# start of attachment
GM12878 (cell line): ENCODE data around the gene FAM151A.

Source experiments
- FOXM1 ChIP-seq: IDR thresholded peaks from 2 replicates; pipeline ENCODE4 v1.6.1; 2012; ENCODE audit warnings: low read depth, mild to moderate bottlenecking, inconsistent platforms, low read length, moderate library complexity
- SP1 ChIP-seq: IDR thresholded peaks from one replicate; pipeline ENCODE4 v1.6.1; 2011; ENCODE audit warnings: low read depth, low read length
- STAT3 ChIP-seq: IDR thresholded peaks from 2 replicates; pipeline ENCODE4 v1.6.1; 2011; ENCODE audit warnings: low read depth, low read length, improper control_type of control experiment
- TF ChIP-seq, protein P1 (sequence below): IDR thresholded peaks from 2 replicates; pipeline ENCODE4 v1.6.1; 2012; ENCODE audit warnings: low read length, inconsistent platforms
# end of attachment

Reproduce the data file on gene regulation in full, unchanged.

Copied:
GM12878 (cell line): ENCODE data around the gene FAM151A.

Source experiments
- FOXM1 ChIP-seq: IDR thresholded peaks from 2 replicates; pipeline ENCODE4 v1.6.1; 2012; ENCODE audit warnings: low read depth, mild to moderate bottlenecking, inconsistent platforms, low read length, moderate library complexity
- SP1 ChIP-seq: IDR thresholded peaks from one replicate; pipeline ENCODE4 v1.6.1; 2011; ENCODE audit warnings: low read depth, low read length
- STAT3 ChIP-seq: IDR thresholded peaks from 2 replicates; pipeline ENCODE4 v1.6.1; 2011; ENCODE audit warnings: low read depth, low read length, improper control_type of control experiment
- TF ChIP-seq, protein P1 (sequence below): IDR thresholded peaks from 2 replicates; pipeline ENCODE4 v1.6.1; 2012; ENCODE audit warnings: low read length, inconsistent platforms